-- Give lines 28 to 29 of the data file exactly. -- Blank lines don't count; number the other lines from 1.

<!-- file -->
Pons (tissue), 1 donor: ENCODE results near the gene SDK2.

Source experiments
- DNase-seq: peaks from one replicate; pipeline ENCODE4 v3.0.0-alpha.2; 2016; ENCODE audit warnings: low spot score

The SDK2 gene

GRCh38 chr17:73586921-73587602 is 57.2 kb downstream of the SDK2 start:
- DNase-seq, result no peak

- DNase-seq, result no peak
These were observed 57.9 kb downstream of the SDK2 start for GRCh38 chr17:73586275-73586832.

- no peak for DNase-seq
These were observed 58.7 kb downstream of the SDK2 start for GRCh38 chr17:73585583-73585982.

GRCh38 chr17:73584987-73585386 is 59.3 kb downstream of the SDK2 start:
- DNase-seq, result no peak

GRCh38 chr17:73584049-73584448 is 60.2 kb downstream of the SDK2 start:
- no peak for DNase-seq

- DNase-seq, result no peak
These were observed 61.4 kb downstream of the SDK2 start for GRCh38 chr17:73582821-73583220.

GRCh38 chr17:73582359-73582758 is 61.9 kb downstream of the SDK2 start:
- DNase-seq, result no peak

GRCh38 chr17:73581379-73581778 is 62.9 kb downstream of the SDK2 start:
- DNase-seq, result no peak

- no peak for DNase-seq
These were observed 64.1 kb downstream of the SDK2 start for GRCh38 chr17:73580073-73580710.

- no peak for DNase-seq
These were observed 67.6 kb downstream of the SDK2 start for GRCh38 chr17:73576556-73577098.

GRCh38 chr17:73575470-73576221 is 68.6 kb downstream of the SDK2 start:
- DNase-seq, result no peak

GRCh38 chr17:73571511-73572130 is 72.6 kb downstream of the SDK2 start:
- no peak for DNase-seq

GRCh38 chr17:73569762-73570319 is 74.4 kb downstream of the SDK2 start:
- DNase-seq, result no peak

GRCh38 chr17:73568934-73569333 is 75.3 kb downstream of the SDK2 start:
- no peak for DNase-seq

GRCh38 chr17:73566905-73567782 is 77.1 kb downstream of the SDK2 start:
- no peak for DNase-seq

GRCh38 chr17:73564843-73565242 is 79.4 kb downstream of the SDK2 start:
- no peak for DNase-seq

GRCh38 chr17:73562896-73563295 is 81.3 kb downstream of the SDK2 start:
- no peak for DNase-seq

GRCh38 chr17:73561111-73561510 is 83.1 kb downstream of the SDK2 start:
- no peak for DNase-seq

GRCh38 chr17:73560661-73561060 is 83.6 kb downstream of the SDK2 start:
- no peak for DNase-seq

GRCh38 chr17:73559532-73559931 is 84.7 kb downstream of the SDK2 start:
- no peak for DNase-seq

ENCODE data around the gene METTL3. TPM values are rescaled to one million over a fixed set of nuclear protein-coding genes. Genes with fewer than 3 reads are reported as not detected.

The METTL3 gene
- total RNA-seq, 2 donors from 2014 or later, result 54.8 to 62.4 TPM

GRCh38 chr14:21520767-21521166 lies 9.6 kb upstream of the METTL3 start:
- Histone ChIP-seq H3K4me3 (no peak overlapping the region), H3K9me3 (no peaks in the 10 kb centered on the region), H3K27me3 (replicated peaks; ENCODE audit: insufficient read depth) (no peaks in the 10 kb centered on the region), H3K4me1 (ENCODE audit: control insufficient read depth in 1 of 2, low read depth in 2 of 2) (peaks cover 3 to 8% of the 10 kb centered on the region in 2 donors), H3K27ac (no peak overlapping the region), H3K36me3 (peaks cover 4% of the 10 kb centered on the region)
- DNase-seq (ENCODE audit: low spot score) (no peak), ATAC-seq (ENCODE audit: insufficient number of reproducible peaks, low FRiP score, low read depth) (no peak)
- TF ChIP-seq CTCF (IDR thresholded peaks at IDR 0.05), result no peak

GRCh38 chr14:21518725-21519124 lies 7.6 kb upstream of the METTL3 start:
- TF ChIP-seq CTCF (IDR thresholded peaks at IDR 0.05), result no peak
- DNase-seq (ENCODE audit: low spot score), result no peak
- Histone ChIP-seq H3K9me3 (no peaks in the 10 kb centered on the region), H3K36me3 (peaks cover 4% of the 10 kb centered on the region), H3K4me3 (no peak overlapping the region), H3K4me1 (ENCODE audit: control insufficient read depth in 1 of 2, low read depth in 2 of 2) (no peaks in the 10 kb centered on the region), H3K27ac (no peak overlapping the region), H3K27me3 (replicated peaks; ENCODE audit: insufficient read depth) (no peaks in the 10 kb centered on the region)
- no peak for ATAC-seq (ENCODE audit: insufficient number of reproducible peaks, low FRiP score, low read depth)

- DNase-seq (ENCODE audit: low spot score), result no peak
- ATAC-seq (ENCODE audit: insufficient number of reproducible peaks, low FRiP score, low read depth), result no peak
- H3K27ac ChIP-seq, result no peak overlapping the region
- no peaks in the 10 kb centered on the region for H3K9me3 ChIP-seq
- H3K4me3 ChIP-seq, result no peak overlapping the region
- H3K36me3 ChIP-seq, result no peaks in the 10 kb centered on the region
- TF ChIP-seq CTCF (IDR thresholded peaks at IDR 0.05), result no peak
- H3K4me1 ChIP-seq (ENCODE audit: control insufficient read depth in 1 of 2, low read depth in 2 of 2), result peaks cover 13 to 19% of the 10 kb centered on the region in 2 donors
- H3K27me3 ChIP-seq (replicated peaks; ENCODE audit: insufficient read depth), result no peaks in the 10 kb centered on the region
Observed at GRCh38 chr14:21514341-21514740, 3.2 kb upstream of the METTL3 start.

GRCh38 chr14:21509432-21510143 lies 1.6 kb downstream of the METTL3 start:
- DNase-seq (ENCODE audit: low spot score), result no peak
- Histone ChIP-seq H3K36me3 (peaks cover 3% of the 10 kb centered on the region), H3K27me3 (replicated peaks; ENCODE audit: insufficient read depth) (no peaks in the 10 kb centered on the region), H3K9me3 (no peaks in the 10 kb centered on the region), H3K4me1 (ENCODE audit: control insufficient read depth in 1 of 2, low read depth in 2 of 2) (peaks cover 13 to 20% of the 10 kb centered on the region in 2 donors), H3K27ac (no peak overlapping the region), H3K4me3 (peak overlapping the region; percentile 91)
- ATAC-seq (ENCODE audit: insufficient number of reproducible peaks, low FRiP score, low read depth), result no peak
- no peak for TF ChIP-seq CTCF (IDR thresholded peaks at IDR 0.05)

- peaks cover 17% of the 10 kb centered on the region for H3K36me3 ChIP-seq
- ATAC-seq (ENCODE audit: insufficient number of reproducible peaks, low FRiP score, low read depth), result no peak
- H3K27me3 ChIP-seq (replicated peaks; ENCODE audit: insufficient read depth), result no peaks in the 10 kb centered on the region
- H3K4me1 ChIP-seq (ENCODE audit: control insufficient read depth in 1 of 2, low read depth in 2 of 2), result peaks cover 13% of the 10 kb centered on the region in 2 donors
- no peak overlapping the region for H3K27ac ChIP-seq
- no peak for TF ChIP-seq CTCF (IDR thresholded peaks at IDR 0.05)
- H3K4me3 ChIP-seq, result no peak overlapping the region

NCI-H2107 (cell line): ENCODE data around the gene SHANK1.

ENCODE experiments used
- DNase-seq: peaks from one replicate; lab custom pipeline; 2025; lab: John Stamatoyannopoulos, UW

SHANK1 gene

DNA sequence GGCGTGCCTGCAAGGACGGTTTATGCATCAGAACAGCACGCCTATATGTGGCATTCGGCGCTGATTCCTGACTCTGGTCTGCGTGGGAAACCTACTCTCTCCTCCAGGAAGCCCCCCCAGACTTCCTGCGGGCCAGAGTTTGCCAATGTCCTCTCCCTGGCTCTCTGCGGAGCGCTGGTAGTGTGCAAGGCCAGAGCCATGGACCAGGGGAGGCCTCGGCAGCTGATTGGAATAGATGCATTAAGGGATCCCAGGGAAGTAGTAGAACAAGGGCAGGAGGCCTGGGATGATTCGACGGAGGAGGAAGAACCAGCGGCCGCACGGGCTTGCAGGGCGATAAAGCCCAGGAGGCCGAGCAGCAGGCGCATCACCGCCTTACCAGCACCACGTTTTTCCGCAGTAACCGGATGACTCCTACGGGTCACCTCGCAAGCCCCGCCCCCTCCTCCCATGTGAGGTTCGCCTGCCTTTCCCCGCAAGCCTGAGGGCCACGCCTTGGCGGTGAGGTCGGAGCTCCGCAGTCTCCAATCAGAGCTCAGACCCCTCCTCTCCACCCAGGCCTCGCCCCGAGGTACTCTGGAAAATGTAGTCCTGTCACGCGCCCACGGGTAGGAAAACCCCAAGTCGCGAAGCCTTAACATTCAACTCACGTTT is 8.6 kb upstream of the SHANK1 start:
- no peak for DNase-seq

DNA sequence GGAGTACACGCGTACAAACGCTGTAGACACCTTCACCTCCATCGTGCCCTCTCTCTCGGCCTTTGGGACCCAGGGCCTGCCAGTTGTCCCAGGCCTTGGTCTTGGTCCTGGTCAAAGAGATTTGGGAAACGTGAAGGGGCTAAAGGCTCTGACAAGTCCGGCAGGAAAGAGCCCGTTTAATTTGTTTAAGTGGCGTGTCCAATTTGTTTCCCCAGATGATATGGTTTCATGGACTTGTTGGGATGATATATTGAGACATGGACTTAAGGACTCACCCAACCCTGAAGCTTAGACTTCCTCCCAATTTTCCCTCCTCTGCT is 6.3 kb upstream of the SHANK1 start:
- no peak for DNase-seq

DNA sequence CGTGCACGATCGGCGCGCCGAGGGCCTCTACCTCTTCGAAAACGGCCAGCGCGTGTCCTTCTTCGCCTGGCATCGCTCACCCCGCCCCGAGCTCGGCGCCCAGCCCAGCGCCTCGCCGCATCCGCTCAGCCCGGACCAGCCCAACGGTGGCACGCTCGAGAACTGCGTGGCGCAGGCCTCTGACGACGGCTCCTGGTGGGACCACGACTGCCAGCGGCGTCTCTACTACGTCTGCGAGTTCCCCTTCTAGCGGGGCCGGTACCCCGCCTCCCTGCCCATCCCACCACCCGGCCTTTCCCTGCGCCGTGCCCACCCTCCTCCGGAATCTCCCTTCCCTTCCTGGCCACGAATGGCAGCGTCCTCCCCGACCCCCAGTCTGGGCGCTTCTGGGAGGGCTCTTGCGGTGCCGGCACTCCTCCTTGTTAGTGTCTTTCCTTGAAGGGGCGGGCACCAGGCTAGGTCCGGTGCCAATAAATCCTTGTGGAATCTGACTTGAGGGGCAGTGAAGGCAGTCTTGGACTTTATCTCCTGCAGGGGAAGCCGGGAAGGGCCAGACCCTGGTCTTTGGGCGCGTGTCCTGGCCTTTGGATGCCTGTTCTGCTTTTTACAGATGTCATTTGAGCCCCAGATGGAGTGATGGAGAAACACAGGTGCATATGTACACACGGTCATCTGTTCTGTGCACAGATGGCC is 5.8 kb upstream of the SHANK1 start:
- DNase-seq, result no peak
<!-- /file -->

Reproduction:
- no peak for DNase-seq

GRCh38 chr17:73569762-73570319 is 74.4 kb downstream of the SDK2 start: